Sebago residents held a dedication ceremony for their memorial to the Maine lives lost to COVID-19 on Nov. 7, when there were 150 reported deaths. Since then, there have been at least six more. Emily Bader / Lakes Region Weekly

SEBAGO — By the time Wendy Newcomb, Anne McMahon and other volunteers returned home after hanging 148 wooden hearts on a pine tree — one for each Mainer who had lost their life to COVID-19 — there were already two more reported deaths.

“We were feeling like our community was isolated because of the pandemic,” Newcomb said on Monday. “We felt like we might be a bit divided as well, (and) this is something that could bring people together.”

Newcomb and McMahon started working on the memorial, located at the Sebago Veteran’s Memorial Park next to the elementary school, at the beginning of last month and by the Nov. 7 dedication ceremony, about 20 people had volunteered their time, money and supplies to create the memorial.

Organizers of the memorial said they will continue to add hearts, one for each Mainer who has died from COVID-19, until the pandemic is over. Emily Bader / Lakes Region Weekly

“Actually seeing how many hearts are up there really drove home how bad this is. You see that number on paper and it doesn’t look like much, but you hang up all of these hearts and … and all of a sudden you’re kind of impressed with how many lives were lost,” Newcomb said.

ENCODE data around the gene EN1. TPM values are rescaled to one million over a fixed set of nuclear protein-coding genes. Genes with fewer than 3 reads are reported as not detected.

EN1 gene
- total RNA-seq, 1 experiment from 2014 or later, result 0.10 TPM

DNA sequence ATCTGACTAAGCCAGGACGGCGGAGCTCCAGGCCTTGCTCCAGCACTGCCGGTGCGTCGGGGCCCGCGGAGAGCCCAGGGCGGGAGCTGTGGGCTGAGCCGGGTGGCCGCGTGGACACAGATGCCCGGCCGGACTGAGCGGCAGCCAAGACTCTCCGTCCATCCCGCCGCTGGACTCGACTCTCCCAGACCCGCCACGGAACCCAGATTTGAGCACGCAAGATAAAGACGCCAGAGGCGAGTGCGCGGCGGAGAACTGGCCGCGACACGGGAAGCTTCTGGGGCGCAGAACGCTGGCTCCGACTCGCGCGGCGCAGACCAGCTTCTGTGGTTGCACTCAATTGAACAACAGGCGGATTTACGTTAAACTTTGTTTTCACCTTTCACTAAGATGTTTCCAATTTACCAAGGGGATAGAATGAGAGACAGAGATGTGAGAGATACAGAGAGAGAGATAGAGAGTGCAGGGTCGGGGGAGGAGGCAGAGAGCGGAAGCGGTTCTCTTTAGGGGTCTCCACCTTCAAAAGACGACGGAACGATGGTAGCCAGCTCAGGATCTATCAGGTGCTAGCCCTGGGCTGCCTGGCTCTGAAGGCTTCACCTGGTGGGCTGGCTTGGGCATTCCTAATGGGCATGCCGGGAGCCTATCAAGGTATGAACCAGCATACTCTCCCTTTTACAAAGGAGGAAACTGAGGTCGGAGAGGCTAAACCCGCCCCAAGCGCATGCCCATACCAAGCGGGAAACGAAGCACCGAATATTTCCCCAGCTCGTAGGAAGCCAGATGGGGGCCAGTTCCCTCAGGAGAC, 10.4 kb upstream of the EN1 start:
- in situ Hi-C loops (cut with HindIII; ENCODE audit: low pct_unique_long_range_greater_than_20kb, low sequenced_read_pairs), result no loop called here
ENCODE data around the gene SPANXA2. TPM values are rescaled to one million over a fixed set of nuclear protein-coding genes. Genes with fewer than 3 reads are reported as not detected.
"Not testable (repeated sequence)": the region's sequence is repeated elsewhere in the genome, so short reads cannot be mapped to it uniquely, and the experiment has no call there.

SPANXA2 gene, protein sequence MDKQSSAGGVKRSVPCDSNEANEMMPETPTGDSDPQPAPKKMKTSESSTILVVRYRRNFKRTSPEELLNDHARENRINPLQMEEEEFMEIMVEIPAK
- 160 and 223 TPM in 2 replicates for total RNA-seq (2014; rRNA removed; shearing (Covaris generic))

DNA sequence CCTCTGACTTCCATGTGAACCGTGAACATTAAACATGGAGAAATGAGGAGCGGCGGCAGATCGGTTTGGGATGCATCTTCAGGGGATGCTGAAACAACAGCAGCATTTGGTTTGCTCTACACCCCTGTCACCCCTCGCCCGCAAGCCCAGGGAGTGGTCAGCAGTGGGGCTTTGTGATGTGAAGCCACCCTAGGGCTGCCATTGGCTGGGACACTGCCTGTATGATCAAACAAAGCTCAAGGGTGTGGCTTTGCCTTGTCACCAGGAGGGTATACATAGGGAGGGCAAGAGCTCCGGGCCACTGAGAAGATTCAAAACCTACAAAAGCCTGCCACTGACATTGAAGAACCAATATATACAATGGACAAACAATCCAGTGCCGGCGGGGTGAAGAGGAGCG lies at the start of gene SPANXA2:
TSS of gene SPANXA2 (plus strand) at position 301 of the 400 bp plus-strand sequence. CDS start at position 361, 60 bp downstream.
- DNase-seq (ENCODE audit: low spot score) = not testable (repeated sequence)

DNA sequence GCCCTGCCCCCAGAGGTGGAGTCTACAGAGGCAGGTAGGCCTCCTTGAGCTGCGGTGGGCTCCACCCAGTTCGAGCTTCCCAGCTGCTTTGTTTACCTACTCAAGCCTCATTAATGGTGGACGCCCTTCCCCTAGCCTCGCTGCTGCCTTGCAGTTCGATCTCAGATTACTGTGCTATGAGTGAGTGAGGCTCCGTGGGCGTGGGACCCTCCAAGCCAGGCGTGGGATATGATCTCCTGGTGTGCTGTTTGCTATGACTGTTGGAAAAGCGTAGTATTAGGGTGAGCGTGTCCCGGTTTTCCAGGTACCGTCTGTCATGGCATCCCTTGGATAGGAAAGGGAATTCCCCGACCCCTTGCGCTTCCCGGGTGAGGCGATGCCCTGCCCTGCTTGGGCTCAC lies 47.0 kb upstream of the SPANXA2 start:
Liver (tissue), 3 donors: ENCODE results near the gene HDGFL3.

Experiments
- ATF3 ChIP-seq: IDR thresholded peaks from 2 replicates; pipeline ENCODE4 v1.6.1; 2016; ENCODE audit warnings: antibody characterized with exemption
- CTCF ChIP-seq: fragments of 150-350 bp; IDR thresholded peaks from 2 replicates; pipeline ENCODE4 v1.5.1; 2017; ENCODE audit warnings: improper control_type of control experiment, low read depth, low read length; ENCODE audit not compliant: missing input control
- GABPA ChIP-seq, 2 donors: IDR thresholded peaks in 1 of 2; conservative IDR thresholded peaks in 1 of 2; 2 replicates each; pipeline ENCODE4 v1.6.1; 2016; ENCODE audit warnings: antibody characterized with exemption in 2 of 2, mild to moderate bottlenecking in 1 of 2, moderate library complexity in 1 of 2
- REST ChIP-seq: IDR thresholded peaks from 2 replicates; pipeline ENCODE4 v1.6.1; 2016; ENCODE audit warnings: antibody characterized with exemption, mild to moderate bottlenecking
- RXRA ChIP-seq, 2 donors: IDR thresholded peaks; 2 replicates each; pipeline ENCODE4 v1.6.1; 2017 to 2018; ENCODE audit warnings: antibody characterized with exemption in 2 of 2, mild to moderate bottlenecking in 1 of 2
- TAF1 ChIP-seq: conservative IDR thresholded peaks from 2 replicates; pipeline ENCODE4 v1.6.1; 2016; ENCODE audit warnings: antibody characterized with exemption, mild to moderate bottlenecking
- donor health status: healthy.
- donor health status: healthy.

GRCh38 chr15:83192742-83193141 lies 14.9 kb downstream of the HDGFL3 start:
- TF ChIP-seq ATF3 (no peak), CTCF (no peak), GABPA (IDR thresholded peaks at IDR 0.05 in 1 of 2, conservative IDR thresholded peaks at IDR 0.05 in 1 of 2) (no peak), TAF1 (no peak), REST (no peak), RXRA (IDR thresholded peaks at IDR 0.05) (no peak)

About 30 people showed up at the Nov. 7 dedication, including Sebago Center Community Church pastors Karen-Renee Moore and Fred Fortier, who offered prayers and sang “Amazing Grace.”

“Today our community is gathering to grieve the passing of 150 Mainers and nearly one-fourth of a million Americans to the coronavirus pandemic … Unfortunately, COVID has no respect or tenacity alone. The only way to fight this enemy is to follow the guidance of our scientists,” Moore said.

Newcomb said she was happy to see so many residents come out for the dedication, but was glad that there weren’t more people “given the circumstances.”

Maine has seen a surge in COVID-19 cases over the last couple of weeks, including Monday’s single-day record of 204 new cases. It has the highest transmission rate of any other state in the nation, according to a report in the Portland Press Herald.

The Maine Center for Disease Control and Prevention reported Sebago had 6 to 19 cases and Cumberland County had 584 active cases and 70 deaths as of the latest update.

In the Lakes Region, there are reported outbreaks at Saint Joseph’s College of Maine in Standish and at the Maine Correctional Center in Windham.

While memorials to the lives lost to COVID-19 have popped up across the nation and the globe, Newcomb said she wasn’t sure if there were any other Maine communities doing something similar.

“It really drove it home to sort of be together,” Newcomb said. “We had a moment of silence and to reflect. It made it feel more real.”

She said they will continue adding hearts to the memorial until the pandemic is over.

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